“Women rarely apply for jobs for which they feel they are only partially qualified, whereas men apply for jobs for which they feel at least partially qualified,” Holt says. “To encourage more women to apply, job advertisements should focus on fewer requirements to cast the net wider.”
When it comes down to it, Holt says it’s irrelevant whether a candidate is female or male. “Male and female candidates should be given the same opportunities, and we should not look for different attributes based on gender.”
She backs up her assertion citing research studies which have found that teams with equal numbers of men and women achieve more. “They are more likely to experiment, be creative and share knowledge,” she says. “Diverse teams deliver better outcomes. Hiring managers should focus the workforce plan on building teams comprising of these different skills, including a mix of men and women.”
Meanwhile Sethi says that for any candidate to be qualified, regardless of gender, he or she needs to have the required certifications and technical skills to do the job well. “Nowadays, leadership skills and teamwork as well as clear communications skills are all must-haves.”
When dealing with an incident where experts from various functions – including HR, legal and communications – need to work closely together, or when communicating relevant updates to executives, these skills are crucial for success and quick resolution, Sethi says.
“In addition to these foundational attributes, what sets candidates apart is when they share their perspectives and let their passion shine through,” Sethi (right) emphasizes.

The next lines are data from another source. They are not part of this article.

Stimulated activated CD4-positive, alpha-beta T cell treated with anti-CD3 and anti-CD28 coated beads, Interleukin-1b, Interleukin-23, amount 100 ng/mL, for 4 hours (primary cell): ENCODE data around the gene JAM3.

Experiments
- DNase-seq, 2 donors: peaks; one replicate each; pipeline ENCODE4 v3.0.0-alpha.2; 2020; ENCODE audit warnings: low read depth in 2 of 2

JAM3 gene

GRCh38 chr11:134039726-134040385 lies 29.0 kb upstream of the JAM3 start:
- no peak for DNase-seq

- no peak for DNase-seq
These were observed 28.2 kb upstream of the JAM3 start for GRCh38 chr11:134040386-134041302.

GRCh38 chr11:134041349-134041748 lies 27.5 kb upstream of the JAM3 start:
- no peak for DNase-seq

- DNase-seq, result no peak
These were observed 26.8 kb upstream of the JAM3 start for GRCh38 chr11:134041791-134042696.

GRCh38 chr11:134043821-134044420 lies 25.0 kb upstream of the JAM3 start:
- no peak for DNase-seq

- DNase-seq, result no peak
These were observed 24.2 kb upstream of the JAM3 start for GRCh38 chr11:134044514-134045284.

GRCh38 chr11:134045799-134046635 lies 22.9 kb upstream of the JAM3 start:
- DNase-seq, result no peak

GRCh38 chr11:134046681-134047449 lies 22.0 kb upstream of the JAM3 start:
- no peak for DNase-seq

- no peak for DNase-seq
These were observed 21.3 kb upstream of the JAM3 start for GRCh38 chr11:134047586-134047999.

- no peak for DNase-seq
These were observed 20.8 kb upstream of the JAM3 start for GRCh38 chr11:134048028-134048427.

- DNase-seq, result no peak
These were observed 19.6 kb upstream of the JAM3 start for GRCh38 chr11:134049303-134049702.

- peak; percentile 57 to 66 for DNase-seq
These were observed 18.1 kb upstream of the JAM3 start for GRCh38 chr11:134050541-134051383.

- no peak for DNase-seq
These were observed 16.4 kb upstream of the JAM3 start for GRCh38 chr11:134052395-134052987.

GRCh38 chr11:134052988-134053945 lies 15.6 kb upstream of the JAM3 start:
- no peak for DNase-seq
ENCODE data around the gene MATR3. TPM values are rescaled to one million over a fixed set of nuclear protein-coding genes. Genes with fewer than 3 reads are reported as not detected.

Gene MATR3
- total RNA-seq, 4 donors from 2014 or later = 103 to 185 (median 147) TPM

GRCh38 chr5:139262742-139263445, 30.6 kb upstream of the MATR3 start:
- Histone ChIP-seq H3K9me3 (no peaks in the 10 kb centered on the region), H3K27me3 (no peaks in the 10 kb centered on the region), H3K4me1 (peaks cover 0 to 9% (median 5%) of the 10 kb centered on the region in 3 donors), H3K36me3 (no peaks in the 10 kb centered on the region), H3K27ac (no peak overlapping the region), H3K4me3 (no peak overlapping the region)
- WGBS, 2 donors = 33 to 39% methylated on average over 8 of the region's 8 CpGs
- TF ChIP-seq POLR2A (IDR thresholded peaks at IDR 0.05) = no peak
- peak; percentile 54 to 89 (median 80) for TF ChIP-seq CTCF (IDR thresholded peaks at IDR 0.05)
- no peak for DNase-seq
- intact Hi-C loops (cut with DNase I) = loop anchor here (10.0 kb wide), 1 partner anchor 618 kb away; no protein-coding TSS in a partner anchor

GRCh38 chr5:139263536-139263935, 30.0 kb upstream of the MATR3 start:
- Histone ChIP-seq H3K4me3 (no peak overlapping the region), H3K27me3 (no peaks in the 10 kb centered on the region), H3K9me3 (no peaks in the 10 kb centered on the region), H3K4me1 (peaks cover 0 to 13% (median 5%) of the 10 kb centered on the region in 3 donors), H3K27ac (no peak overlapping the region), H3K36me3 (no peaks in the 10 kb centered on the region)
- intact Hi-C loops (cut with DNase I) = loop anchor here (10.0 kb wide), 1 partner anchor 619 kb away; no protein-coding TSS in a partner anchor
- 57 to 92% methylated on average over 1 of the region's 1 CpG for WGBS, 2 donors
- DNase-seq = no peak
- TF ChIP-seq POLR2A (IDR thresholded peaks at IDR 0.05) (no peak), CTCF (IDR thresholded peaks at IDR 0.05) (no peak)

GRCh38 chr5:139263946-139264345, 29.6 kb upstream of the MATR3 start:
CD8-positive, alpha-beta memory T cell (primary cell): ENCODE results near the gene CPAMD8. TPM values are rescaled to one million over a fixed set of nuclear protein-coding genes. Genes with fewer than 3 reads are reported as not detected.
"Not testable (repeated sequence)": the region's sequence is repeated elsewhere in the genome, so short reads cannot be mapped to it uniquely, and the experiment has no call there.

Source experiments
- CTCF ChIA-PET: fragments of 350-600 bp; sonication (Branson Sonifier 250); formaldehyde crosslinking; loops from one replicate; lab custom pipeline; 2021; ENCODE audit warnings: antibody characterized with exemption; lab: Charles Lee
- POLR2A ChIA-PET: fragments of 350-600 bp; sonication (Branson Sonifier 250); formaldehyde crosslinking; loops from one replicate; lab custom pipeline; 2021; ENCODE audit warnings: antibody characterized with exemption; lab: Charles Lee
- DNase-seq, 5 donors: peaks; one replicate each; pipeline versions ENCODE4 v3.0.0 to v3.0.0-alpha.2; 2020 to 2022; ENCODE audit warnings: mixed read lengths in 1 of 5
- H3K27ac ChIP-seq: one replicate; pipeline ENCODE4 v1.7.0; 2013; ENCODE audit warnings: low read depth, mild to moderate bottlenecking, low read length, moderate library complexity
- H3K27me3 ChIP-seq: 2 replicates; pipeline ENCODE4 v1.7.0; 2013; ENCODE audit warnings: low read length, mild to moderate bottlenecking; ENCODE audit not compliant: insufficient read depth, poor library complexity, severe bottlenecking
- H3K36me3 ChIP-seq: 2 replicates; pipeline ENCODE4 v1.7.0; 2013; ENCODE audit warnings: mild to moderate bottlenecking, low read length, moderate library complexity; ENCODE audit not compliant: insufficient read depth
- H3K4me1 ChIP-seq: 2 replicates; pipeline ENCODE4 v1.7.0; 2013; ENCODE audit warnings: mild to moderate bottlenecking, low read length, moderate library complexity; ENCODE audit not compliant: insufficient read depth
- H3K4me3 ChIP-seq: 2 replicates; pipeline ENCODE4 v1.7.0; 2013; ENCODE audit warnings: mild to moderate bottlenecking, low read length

Clark agrees that the most important attributes for female candidates (and every other candidate, for that matter) is combining technical expertise with the ability to communicate. “This is the most troubling issue for many organizations,” she says. “The technical expert with excellent communication skills is sort of like the rainbow Unicorn in the Fangorn forest [it’s a Tolkien thing]. If you are that person, make sure your hiring team knows you have earned your technical chops and you can serve as the translator to the business side.”
Skills, certifications and experience all have potential value, Clarks add, as long as they are relevant to the environment. “A candidate’s résumé may include an impressive list of technology used or certifications achieved, but if the work was done five years ago, it may not apply today.”
The rapidly changing nature of technology calls for less focus on specific tools or certs, she explains. “The most important skill to look for may be the ability to quickly learn and apply new knowledge. In addition to asking for an example demonstrating that skill, consider a question related to resiliency. Particularly in security, the tools we use today may not work on new threats. The most impressive candidates will be able to provide details about their ability to think around problems and leverage tools, past experience and creativity.”